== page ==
On the 20th anniversary of the deadliest attack on U.S. soil, George W. Bush, who was president at the time, warned of a new danger coming from within the country.
“We have seen growing evidence that the dangers to our country can come, not only across borders, but from violence that gathers within,” Bush said on Saturday at the 9/11 memorial site in Shanksville, Pennsylvania, during a ceremony to mark the anniversary of the Sept. 11, 2001 attacks.
“There is little cultural overlaps between violent extremists abroad and violent extremists at home … they are children of the same foul spirit, and it is our continuing duty to confront them.”
The United States has seen an uptick in homegrown terror threats in recent years, particularly from white supremacists, capped by the deadly Jan. 6 attack on the U.S. Capitol by followers of Republican former President Donald Trump.
The attackers were hoping to stop U.S. lawmakers from certifying the election that Trump lost to Democrat Joe Biden.
Bush, recalling the unity of the American people after the attacks, appealed for a return to that spirit amid growing political division in the country.
“When it comes to unity of America, those days seem distant from our own,” the Republican former president said. “Malign force seems at work in our common life … so much of our politics has become a naked appeal to anger, fear and resentment.”
Trump did not attend any formal 9/11 events on Saturday. In the afternoon, he repeated his frequent lie that the 2020 election was “rigged” to a group of New York police officers at a precinct near his Manhattan home, and said the city’s crime would stop if police were allowed to act as they wished.
Bush and his wife Laura, as well as Vice President Kamala Harris, were attending a ceremony at the Shanksville site where United Airlines Flight 93 crashed after passengers overpowered the hijackers. The plane crashed in a field, preventing another target from being hit.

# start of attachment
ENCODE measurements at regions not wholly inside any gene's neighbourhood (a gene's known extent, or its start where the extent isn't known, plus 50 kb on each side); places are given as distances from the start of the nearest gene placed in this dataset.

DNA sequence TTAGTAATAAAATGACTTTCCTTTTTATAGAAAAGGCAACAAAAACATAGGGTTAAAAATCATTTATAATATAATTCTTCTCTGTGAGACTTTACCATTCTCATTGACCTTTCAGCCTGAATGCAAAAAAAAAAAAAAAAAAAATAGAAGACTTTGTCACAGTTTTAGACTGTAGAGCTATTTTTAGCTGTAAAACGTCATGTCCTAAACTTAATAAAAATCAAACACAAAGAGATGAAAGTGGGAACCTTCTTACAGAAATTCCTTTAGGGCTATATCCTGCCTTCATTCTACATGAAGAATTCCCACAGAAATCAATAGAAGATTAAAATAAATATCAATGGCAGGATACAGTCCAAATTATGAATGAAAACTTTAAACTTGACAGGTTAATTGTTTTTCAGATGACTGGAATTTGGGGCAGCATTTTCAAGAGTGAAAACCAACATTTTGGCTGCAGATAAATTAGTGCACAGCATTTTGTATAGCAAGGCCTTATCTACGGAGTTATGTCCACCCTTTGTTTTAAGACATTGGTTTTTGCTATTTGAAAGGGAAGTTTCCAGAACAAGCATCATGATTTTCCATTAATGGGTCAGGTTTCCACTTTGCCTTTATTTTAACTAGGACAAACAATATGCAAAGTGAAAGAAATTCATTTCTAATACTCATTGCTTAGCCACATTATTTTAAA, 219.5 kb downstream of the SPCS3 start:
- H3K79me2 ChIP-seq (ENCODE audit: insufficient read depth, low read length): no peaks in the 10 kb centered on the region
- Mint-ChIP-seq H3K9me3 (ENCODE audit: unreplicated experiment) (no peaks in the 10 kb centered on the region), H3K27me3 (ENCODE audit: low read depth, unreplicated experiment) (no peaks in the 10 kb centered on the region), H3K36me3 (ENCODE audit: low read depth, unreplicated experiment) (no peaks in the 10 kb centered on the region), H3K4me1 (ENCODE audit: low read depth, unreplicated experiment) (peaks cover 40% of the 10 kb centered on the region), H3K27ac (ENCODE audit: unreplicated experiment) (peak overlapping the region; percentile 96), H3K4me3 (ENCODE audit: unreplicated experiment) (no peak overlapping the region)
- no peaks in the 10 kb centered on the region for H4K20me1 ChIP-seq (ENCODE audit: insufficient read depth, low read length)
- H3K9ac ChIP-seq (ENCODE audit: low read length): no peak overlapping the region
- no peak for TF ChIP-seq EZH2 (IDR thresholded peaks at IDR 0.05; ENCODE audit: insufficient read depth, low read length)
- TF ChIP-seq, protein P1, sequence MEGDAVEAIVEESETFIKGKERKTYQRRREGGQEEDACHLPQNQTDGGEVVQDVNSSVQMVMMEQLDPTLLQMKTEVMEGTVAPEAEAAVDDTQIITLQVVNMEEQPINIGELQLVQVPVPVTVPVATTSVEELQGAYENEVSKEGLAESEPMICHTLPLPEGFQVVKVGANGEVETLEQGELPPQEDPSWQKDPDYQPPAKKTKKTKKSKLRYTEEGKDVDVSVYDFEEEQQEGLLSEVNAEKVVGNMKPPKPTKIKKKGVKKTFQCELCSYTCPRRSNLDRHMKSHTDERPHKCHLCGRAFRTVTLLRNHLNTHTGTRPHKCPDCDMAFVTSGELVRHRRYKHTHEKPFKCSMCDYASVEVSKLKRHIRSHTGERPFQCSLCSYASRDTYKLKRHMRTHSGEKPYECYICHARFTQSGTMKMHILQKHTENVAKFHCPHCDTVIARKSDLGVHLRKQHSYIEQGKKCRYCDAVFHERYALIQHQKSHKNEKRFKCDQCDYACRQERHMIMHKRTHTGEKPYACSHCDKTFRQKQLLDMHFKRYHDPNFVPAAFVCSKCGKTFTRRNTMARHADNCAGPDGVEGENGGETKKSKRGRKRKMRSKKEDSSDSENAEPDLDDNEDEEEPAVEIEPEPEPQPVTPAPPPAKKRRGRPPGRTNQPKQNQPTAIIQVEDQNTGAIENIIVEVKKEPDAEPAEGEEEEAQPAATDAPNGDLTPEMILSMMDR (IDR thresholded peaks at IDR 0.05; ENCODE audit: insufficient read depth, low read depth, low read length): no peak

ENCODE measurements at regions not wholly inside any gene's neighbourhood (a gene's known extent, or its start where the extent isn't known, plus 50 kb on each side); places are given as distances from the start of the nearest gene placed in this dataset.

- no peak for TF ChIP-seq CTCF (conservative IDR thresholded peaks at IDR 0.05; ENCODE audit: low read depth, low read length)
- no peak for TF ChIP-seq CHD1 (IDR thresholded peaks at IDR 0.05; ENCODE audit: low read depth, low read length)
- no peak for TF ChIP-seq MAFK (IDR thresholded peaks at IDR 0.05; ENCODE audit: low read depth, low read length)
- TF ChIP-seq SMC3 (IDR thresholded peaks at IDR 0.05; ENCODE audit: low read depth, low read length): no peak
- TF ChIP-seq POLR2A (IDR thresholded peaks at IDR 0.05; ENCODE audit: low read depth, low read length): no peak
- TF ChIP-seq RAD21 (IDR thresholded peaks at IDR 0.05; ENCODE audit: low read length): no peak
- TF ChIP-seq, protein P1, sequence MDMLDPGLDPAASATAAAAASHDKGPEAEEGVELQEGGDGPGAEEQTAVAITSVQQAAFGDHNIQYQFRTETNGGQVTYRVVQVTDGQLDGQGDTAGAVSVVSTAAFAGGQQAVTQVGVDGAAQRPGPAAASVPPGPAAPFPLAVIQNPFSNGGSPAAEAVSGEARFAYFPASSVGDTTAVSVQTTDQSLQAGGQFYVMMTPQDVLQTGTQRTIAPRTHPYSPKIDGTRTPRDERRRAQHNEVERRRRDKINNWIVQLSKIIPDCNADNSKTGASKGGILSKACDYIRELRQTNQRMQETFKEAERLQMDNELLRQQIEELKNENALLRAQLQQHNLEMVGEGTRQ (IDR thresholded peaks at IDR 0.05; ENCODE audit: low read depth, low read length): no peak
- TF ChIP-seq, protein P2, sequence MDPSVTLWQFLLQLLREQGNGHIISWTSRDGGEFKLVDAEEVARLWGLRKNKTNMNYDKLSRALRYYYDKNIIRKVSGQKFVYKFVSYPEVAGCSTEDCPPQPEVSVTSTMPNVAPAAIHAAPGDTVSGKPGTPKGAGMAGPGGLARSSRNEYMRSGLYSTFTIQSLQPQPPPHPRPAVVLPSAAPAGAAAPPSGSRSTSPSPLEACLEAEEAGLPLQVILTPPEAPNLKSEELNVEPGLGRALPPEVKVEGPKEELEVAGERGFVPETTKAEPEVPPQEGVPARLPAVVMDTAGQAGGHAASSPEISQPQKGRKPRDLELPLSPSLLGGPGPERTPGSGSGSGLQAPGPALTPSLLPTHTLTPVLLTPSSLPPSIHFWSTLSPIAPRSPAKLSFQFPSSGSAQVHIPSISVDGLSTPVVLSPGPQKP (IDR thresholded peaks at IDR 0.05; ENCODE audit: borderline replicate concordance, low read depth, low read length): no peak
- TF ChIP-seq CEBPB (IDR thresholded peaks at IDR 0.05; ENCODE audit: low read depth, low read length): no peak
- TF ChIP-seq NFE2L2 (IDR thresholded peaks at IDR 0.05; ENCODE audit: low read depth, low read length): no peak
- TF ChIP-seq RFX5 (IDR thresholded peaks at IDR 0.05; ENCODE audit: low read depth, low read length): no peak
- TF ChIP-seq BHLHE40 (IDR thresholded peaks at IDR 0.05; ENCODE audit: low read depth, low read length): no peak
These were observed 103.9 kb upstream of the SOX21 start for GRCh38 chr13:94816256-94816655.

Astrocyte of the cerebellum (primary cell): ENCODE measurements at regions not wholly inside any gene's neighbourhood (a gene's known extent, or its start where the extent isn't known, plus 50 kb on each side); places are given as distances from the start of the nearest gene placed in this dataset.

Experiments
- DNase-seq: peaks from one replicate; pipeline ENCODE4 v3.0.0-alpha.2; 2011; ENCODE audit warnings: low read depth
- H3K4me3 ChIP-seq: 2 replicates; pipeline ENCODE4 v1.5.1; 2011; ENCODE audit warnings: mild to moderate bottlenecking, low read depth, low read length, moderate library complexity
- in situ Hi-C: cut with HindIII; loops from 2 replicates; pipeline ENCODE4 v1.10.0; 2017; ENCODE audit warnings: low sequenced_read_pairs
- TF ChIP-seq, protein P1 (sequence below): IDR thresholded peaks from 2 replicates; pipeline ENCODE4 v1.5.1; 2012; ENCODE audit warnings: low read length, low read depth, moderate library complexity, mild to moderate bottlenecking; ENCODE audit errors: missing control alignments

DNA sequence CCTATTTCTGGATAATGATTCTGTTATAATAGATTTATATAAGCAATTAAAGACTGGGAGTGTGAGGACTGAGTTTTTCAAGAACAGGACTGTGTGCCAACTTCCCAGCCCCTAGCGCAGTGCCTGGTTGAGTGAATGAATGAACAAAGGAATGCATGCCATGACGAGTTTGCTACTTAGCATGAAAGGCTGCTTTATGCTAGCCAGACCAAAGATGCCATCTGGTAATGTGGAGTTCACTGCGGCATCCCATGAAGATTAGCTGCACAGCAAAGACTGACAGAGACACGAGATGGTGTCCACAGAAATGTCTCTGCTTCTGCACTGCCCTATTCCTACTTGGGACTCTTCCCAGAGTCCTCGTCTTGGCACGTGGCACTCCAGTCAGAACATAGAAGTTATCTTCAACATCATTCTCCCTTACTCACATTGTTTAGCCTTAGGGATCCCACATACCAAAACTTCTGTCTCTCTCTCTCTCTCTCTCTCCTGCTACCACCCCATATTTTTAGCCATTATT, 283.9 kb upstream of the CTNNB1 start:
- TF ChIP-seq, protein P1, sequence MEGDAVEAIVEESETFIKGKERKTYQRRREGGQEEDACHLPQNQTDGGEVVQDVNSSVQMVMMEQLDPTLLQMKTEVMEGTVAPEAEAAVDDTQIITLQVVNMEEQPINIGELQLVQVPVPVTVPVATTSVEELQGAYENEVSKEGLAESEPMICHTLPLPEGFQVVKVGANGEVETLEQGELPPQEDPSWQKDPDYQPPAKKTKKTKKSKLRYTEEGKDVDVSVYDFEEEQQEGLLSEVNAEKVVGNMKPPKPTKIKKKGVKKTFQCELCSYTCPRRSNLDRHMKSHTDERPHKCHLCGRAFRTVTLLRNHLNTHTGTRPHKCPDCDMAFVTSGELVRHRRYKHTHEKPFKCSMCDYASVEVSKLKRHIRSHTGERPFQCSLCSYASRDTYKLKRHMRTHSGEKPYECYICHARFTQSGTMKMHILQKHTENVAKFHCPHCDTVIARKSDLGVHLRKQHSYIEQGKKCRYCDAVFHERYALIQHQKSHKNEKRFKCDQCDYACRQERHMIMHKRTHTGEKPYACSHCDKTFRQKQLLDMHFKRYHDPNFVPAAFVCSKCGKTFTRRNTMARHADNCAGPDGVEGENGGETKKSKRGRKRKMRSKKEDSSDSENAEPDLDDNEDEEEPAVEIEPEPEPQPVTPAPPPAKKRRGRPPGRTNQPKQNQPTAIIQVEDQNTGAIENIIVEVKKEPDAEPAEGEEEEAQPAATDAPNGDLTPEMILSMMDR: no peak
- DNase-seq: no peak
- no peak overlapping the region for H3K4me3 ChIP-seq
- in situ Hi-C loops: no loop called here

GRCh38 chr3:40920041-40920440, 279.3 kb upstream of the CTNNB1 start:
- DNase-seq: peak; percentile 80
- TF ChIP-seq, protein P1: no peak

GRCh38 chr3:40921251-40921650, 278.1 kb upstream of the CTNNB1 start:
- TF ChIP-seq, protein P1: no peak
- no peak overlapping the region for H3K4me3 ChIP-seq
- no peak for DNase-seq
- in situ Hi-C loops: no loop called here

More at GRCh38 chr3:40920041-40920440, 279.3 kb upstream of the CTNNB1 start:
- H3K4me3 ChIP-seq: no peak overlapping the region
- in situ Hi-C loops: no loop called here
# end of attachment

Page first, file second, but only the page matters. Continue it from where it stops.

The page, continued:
“In the sacrifice of the first responders, in the mutual aid of strangers, in the solidarity of grief and grace, the actions of an enemy revealed the spirit of a people,” Bush said, describing the country’s reaction. “We were proud of our wounded nation.”
BUSH ON AFGHANISTAN PULLOUT
Bush’s has rarely spoken publicly about the 9/11 attacks, which killed nearly 3,000 people in New York, Washington and Shanksville, since leaving office.
The attacks prompted Bush to launch a U.S.-led invasion of Afghanistan that ousted the Taliban from control in Kabul and sent al Qaeda leader Osama bin Laden into hiding.
His administration’s subsequent invasion of Iraq, based on the erroneous claim that Saddam Hussein’s authoritarian government had illicit weapons of mass destruction diverted resources and attention from Afghanistan, leaving U.S. strategy there adrift, former officials and experts say.
Biden’s withdrawal of remaining U.S. military forces in Afghanistan at the end of August, months after a deadline set by Trump, triggered harsh criticism from both Democrats and Republicans, as a lightning-fast Taliban takeover stranded Americans and Afghans seeking to evacuate.
In a July interview with German state broadcaster Deutsche Welle, Bush called the pullout a mistake and said he worried “the consequences are going to be unbelievably bad.”
Speaking about U.S. veterans who served in Afghanistan, Bush said “you have been a force for good in the world and nothing that has followed can tarnish your honor.”